Canfor to add pellet production to 2 sawmill sites in Canada
Canfor Corp. plans to collocate a pellet plant at each of the
company’s sawmill sites at Chetwynd and Fort St. John in Vancouver,
British Columbia. The two facilities combined will have a capacity of
175,000 metric tons of pellets per year. Wood pellet fuel supplier,
Pacific Bioenergy, is bringing their decades of experience in the pellet
industry to the construction and operation of the project through a
A long-term agreement is established with a power utility customer
for the sale of the produced pellets. Amongst the components of the
total $58 million investment is the electrical self-generation capacity
of 3 MW that will be generated from a combined-heat-and-power (CHP)
plant located at the Chetwynd site. This effort is supported through BC
Hydro’s Power Smart Load Displacement Program. In order to qualify for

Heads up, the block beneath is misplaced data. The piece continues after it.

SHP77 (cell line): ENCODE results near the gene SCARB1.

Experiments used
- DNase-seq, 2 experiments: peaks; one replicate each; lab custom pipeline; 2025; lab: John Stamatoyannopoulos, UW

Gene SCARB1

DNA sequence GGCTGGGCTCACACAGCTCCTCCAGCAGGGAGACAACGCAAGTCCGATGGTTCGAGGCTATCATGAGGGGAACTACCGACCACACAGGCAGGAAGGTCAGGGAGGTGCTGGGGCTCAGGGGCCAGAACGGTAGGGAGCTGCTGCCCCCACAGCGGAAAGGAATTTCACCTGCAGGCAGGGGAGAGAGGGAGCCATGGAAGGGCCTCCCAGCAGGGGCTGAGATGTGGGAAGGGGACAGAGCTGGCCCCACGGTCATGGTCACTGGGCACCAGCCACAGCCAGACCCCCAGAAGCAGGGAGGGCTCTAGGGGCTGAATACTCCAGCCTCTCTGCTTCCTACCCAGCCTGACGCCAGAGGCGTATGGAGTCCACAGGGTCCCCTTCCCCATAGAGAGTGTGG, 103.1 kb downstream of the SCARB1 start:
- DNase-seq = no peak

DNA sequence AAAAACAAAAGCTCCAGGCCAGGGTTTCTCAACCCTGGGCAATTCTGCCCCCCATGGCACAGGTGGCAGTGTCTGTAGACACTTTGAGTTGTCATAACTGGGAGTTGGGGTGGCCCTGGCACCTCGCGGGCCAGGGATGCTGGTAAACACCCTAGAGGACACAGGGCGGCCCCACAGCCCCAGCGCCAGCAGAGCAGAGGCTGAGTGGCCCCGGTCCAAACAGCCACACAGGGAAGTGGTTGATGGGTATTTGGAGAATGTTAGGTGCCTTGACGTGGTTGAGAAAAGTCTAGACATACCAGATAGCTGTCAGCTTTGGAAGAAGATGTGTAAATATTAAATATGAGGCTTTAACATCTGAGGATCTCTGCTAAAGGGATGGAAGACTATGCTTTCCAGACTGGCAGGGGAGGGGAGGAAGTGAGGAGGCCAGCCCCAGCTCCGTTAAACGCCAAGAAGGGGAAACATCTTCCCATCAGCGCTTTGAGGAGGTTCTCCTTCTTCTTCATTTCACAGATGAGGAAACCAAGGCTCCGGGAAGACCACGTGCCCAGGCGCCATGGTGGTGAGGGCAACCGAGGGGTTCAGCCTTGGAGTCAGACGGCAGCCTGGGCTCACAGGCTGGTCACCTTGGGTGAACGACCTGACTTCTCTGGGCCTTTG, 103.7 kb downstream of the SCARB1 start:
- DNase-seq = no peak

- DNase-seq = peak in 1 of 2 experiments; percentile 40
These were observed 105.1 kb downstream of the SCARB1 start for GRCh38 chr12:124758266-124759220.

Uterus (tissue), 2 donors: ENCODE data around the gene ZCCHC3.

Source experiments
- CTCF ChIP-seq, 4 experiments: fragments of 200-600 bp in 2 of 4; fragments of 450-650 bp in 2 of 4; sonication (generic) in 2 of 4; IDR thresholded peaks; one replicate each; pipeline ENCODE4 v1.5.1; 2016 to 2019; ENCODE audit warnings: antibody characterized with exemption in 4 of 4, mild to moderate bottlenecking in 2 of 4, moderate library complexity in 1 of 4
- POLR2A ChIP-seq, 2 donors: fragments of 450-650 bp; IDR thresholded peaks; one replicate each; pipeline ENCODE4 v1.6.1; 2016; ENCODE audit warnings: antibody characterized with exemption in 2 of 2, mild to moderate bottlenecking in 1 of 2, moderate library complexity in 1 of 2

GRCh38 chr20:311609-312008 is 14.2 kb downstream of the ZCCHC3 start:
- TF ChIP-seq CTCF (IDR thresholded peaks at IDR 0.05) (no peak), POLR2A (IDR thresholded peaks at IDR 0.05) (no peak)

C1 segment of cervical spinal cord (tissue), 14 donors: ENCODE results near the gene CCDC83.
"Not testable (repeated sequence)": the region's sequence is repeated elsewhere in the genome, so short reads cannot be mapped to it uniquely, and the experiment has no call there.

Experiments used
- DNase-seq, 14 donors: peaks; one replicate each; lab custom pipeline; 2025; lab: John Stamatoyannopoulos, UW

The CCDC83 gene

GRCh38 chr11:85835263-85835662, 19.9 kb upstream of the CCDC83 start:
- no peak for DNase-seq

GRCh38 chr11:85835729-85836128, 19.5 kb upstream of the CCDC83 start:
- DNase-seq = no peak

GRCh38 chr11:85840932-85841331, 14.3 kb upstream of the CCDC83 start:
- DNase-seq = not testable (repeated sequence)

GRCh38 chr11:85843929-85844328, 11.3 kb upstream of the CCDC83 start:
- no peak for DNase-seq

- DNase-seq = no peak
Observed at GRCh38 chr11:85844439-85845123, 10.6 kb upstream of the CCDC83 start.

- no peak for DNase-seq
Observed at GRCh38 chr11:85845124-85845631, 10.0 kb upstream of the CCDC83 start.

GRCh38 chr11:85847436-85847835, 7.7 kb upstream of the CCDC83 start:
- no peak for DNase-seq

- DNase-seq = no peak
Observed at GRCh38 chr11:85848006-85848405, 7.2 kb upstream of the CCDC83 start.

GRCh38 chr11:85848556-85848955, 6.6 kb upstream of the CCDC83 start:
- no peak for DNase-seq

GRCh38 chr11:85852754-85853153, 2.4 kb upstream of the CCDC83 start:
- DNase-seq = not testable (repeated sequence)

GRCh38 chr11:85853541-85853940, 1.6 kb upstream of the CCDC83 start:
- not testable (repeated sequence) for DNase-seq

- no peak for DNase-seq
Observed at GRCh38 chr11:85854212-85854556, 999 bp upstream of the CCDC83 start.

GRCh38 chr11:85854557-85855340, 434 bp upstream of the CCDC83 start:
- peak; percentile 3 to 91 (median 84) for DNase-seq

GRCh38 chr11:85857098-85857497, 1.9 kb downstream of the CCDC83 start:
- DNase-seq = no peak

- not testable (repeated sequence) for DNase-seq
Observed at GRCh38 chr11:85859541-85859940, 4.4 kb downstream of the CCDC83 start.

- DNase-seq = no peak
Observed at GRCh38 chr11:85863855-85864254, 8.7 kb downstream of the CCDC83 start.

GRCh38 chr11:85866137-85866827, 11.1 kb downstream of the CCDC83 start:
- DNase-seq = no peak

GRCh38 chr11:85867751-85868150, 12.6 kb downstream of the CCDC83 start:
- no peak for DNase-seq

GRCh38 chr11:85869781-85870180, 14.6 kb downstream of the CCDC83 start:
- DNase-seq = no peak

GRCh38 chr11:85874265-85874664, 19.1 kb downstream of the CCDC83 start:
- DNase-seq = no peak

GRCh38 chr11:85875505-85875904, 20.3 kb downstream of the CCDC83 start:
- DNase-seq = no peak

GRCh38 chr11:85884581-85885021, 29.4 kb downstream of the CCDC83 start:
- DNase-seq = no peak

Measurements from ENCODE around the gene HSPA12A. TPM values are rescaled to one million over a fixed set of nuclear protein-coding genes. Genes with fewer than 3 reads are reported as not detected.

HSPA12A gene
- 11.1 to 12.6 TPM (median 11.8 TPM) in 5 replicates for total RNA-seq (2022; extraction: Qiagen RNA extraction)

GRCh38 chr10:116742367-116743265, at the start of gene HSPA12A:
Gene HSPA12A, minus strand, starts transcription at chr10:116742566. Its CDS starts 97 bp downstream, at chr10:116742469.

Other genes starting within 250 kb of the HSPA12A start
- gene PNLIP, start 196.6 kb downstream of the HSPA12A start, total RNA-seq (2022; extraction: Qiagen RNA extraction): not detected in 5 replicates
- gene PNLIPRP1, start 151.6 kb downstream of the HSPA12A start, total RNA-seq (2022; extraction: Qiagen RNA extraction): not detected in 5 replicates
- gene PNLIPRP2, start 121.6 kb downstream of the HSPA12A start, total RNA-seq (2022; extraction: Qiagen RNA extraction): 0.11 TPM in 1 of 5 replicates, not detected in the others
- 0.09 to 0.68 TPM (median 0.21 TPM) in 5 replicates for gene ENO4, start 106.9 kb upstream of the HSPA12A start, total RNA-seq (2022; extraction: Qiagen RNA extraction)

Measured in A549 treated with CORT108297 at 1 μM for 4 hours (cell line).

the program the project had to be reviewed and evaluated by BC Hydro.
Don Kayne, Canfor president and CEO, believes the partnership will
contribute to the company’s overall sustainable value proposition. “This
project will displace 19.1 GWh of Canfor’s electricity consumption per
year for 20 years, with a positive impact on all BC Hydro customers,”
said Joanna Sofiel, Power Smart general manager.
The utilization of the sawmill residuals is also said to be enhanced
with these investments. The feedstock to the plants will come primarily
from the associated sawmill at each site, though some additional
material will come from other Canfor mills and the open market, said
Corinne Stavness, director of public affairs and responsibility with
Canadian Forest Products Ltd.
Stavness also shared that the pellet product will be certified to
international standards. “We intend to export the pellets out of the
Port of Vancouver and transport them there by rail,” Stavness said.
The development of the pellet plants will bring some job creation.
“The ongoing jobs that are anticipated to be created once the facility
is operating is 31 total across both sites,” Stavness said.
Construction will begin sometime in quarter four of this year with
the plants scheduled to commence production a year from now in the third
and fourth quarters of 2015.